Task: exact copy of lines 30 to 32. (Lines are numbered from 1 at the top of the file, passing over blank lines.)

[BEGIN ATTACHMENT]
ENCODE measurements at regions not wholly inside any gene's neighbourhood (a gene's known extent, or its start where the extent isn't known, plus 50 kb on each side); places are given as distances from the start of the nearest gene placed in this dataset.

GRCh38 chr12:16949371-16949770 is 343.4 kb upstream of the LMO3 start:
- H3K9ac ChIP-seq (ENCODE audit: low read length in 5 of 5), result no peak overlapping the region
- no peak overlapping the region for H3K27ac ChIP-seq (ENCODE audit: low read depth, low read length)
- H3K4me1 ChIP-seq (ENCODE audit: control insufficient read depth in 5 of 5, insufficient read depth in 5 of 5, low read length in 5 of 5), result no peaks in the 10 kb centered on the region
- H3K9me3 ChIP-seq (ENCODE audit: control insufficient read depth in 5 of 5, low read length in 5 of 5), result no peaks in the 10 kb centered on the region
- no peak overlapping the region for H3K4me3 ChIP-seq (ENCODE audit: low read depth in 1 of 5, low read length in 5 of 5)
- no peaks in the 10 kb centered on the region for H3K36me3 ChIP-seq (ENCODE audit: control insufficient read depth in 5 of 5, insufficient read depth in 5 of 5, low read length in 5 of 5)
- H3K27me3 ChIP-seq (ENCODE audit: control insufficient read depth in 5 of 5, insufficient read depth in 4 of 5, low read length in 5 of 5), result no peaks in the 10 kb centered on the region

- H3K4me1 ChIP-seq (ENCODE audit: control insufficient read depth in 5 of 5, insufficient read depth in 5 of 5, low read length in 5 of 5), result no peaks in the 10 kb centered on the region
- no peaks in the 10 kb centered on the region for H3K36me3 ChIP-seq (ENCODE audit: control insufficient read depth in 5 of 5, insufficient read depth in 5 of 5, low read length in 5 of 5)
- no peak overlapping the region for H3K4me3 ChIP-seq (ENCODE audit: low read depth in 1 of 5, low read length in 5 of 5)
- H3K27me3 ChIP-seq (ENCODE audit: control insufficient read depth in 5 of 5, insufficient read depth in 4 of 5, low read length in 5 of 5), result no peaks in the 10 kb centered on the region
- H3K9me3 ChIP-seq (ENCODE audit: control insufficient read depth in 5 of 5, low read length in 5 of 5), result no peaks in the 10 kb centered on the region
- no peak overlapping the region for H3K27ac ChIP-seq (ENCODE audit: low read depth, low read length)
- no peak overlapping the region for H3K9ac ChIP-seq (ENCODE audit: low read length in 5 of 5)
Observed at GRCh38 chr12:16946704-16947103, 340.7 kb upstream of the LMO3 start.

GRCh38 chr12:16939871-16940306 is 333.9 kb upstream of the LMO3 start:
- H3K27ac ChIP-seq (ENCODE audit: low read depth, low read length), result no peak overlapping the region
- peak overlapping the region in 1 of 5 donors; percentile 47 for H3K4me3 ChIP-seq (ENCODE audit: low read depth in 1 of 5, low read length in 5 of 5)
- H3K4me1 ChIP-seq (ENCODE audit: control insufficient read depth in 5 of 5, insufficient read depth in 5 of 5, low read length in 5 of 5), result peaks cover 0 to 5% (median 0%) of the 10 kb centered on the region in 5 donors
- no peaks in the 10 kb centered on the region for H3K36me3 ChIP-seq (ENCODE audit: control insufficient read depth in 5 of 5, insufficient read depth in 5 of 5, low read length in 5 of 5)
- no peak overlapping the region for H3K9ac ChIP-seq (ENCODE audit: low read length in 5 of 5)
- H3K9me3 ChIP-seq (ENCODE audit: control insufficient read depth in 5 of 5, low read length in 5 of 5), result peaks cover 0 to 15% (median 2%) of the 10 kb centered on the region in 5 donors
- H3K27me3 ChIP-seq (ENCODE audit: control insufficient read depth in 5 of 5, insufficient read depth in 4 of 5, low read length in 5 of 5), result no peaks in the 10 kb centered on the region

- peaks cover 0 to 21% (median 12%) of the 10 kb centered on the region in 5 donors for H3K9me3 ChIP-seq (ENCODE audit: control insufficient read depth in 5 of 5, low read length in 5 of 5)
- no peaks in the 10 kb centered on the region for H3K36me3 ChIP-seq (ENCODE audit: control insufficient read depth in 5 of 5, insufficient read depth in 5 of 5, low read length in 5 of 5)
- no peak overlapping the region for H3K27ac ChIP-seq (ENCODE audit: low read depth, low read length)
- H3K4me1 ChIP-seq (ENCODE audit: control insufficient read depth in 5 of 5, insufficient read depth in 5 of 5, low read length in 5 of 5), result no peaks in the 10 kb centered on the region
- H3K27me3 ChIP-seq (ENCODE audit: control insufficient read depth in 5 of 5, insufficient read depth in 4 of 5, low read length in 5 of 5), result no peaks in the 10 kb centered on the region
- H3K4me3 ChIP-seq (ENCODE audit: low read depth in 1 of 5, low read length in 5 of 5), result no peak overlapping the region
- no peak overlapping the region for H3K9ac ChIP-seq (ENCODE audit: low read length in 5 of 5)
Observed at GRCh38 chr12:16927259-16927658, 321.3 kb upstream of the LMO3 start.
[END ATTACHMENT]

- H3K27me3 ChIP-seq (ENCODE audit: control insufficient read depth in 5 of 5, insufficient read depth in 4 of 5, low read length in 5 of 5), result no peaks in the 10 kb centered on the region
- H3K4me3 ChIP-seq (ENCODE audit: low read depth in 1 of 5, low read length in 5 of 5), result no peak overlapping the region
- no peak overlapping the region for H3K9ac ChIP-seq (ENCODE audit: low read length in 5 of 5)